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Are Bacteria Bad?

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Wednesday Dec 11, 2013

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Image credit: Shutterstock

Bacteria? Yuck! That’s the stuff that makes you sick, right?

Wrong! Actually, while some bacteria are indeed responsible for making people sick, not all bacteria are bad. In fact there are many types of bacteria that actually help humans. Some forms of bacteria are even essential to human survival.

In this contest we need your help to correct the misconception that all bacteria are bad. We challenge you to create a video that identifies this misconception and helps viewers grasp why not all bacteria are bad, and that some are actually good for you!

What are bacteria anyway?

Bacteria are one of the simplest forms of living organisms. They consist of only one small cell, and come in one of three shapes: sphere, rod, or spiral. But don’t knock these tiny guys, they’ve been around for millions of years and some forms of bacteria can live in extreme heat or cold.

Are bacteria good or bad?

Bacteria come in many different forms, and have adapted to live in all kinds of different environments. Some forms of bacteria harm humans but lots of bacteria actually work to keep you healthy.

Lets take your gut for example. A whole host of bacteria live inside your digestive system, hard at work. These bacteria help you digest and fight invading organisms.

Dairy products also take advantage of good bacteria. That’s right, the holes in that Swiss cheese are brought to you by a special type of bacteria — bacteria even makes Greek yogurt possible.

Want another example? Bacteria also help clean up the environment. They’re great at decomposing things, from leaves to oil spills.

Here’s one more interesting fact about bacteria: Bacteria cells are much smaller than human cells and we pack a lot of them into our own bodies. In fact, bacteria are so small that the human body actually contains 10 times more bacteria cells than human cells.

Help us prove it!

Correcting misconceptions isn’t always easy. That’s why we need your filmmaking skills to take this critical (and accurate) knowledge to the masses. The first step in showing people the right answer is exposing the wrong one, so here are some guidelines to get you started:

  • Start by uncovering the misconception through an interaction between at least two characters.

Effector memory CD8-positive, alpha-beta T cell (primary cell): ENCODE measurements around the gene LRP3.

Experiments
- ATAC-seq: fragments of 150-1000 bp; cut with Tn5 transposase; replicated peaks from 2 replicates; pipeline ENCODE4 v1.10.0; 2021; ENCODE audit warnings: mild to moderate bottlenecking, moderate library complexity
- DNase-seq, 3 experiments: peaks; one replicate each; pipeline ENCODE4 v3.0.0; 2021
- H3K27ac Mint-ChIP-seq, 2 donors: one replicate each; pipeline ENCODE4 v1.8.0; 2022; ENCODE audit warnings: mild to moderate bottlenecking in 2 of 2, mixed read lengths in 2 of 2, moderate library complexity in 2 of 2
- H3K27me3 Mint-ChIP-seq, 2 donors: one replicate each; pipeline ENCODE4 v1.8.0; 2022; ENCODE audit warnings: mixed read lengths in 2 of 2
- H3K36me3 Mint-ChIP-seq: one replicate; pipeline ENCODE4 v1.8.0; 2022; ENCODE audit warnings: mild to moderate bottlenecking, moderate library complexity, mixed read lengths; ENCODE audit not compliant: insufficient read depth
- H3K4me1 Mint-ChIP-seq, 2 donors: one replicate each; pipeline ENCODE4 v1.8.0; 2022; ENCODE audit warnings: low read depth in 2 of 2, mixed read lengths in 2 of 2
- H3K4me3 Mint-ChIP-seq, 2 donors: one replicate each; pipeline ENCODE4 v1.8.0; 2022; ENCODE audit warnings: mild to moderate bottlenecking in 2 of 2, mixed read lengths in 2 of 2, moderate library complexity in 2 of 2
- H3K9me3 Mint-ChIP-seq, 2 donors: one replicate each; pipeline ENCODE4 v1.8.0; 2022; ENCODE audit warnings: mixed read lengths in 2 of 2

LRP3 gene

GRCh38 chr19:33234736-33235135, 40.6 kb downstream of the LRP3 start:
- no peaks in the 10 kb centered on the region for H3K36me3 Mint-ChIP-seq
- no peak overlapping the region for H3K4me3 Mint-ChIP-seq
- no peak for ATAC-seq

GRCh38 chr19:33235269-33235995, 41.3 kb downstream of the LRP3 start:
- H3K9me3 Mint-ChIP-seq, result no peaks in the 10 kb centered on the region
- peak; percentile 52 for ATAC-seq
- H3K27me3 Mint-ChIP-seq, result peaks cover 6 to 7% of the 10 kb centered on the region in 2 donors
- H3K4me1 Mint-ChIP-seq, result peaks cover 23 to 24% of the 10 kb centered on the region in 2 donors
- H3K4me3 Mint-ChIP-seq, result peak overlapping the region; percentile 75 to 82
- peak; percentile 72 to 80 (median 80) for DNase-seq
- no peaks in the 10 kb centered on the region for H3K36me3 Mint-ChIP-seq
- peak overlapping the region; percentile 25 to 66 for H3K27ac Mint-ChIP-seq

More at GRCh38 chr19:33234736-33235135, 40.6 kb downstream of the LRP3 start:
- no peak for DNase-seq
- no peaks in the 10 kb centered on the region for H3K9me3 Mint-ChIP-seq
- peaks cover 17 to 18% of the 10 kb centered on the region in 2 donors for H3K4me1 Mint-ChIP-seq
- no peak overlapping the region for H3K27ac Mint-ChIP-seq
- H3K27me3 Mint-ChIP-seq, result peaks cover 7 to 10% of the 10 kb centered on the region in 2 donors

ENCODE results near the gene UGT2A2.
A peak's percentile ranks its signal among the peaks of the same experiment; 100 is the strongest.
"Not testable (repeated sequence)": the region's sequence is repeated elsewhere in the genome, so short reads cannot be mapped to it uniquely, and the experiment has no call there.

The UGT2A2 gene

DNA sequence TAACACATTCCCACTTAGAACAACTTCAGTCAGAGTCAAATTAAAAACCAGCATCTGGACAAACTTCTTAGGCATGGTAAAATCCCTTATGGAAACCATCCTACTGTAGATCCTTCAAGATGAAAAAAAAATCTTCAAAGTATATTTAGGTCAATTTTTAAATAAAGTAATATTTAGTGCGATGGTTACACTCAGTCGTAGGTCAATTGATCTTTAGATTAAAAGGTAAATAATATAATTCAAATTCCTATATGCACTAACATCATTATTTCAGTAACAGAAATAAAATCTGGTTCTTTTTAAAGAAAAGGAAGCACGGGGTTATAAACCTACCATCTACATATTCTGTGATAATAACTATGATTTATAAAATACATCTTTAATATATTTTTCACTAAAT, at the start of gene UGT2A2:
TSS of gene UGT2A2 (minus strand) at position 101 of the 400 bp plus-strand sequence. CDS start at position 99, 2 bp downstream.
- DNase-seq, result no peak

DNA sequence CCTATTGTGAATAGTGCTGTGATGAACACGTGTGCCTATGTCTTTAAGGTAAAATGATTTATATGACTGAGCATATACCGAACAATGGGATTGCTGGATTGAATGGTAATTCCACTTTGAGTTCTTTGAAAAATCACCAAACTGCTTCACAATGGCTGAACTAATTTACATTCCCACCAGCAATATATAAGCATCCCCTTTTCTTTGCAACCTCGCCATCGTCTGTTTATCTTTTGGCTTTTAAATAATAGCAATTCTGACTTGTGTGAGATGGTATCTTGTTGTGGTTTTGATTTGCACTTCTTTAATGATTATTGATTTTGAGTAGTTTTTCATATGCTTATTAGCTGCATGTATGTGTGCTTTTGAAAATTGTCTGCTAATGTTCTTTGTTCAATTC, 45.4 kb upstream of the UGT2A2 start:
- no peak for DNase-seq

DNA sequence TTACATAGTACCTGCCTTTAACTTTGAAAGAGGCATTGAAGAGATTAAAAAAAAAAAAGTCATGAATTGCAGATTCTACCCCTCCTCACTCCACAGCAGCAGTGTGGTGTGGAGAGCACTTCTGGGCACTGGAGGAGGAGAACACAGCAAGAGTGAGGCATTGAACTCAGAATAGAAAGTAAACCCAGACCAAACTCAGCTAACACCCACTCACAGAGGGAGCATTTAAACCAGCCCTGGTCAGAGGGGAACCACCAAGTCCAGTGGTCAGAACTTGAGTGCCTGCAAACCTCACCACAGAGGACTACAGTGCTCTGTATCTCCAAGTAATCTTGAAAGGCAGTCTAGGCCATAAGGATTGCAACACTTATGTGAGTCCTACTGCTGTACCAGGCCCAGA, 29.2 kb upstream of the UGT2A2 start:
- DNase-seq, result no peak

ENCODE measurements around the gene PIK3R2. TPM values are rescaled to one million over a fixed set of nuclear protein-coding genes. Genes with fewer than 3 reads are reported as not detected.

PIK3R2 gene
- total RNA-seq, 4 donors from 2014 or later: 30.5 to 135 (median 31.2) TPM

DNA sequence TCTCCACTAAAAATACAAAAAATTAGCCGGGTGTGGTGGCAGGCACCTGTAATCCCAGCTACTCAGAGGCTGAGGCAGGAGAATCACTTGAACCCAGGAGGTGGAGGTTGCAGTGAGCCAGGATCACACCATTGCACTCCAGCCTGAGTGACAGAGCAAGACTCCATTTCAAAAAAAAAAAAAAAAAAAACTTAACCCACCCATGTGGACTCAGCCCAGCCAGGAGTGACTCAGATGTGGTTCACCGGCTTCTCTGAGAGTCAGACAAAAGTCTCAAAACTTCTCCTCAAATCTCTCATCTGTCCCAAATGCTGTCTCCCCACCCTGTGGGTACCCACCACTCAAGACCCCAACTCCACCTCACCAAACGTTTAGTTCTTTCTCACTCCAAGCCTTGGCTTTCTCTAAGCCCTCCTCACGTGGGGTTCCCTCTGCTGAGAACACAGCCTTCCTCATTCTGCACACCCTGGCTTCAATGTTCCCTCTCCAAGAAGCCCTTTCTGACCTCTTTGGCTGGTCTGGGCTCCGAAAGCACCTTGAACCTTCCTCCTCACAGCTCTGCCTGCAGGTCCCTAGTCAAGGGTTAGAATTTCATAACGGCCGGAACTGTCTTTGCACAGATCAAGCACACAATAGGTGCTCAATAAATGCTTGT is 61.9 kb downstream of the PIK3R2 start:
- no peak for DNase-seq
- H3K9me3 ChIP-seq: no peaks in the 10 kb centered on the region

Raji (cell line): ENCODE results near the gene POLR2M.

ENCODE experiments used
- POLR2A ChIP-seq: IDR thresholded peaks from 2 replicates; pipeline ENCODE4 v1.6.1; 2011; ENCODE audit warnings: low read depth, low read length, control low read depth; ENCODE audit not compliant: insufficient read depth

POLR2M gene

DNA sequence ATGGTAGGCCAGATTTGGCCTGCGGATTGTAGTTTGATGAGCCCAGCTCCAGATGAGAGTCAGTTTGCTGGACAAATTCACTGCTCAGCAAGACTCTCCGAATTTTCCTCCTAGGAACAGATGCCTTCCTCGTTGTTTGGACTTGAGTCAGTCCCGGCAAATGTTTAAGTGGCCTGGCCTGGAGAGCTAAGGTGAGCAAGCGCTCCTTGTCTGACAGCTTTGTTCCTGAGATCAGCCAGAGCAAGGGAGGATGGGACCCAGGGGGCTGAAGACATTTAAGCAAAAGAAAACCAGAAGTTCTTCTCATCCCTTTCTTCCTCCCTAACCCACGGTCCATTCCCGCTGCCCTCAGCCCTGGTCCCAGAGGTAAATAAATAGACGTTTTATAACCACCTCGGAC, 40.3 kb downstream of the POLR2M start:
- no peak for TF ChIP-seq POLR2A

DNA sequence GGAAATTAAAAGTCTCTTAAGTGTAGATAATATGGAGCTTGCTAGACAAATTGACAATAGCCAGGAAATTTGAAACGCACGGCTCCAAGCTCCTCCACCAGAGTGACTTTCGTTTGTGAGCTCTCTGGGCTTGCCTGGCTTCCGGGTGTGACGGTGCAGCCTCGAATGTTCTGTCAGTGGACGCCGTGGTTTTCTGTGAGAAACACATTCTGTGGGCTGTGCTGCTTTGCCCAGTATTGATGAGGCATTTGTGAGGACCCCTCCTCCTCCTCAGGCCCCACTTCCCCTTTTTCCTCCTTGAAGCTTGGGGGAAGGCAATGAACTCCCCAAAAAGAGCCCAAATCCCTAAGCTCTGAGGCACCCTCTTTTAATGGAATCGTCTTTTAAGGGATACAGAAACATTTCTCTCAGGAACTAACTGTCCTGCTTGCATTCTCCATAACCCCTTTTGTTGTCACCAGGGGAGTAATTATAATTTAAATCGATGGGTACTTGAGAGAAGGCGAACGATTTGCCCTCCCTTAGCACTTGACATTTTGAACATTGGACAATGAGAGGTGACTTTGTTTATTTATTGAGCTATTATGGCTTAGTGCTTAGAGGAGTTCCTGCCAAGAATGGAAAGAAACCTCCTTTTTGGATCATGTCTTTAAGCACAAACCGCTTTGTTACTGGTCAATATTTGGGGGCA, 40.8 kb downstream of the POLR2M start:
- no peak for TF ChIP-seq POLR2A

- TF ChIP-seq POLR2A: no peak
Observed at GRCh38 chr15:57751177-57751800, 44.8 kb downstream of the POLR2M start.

• At least one character should claim the misconception as fact and attempt to support it (e.g., “When I get sick, I take antibiotics, so therefore all bacteria is bad”)
  • Have another character question the misconception with an alternative understanding (the correct one)
  • Present a conflict between the characters by having the characters attempt to support their understandings
    • In this process at least one character should support the correct understanding with facts or by conducting an experiment (e.g., Examples of beneficial bacteria)
    • Present a resolution of the conflict by demonstrating change in understanding of the character who held the incorrect understanding.

Illustration credit: Shutterstock

Submission Criteria:

In a video no longer than 2 minutes you must:

  • First, clearly identify the belief held by some people that all bacteria are bad, and second, demonstrate that this is, in fact, scientifically incorrect.
  • Establish that not all bacteria are bad by including facts and details about bacteria and its non-harmful impacts.
  • Present and prove the correct understanding of bacteria in humans.
  • Entertain us!

Key Dates [EXTENDED]:

  • September 25, 2013 – Contest starts
  • November 13, 2013 – Contest closes at 11:59 p.m. ET
  • December 11, 2013 – Winners announced on the Project ED website

Finalist and Winner Judging Criteria:

Videos will be evaluated based on the following criteria, weighed equally:

  • Educational merit and accuracy: Your video achieves the educational goals presented in the contest brief and viewers learn intended material from your video.
  • Creativity and engagement: Your video presents educational content in a memorable way. Viewers are compelled to watch the video to completion. Your video conveys its message in an artistic, creative, and innovative way.
  • Quality of video production: Your video has high resolution and audio quality, effectively employs visual aesthetics and cinematography, and demonstrates production skills.
  • Appropriate content: Your video does not contain indecent, obscene, hateful, defamatory, or offensive material.
  • In the event of a tie, the tie will be broken on the basis of the tied entrants’ scores in the “Educational merit and accuracy” criteria.

Prizes:

Prizes per contest vary. In most cases, a grand prize will be awarded to one video in the Under 18 category and one in the Over 18 category. Finalist videos will also receive a prize. Rules for each contest explain how and when we will notify you and the date the prizes will be announced. Prizes are awarded at Amplify’s discretion and are subject to the applicable district and school policies. Prizes for teachers may be awarded via DonorChoose.org.

Official Requirements:

  • The video’s creator must be at least 13 years old.
  • Minors must obtain a parent’s or guardian’s consent to enter the contest.
  • Your video cannot last more than 2 minute.
  • You must use appropriate language and content.
  • You must properly clear and credit any source music, film clips, images, or locations you use.
  • You can only submit one entry per contest.
  • If you are employed by a school you must ensure your entry into this contest is in compliance with your institution’s policies.
  • Please carefully read the complete rules listed in the General Terms and Conditions.

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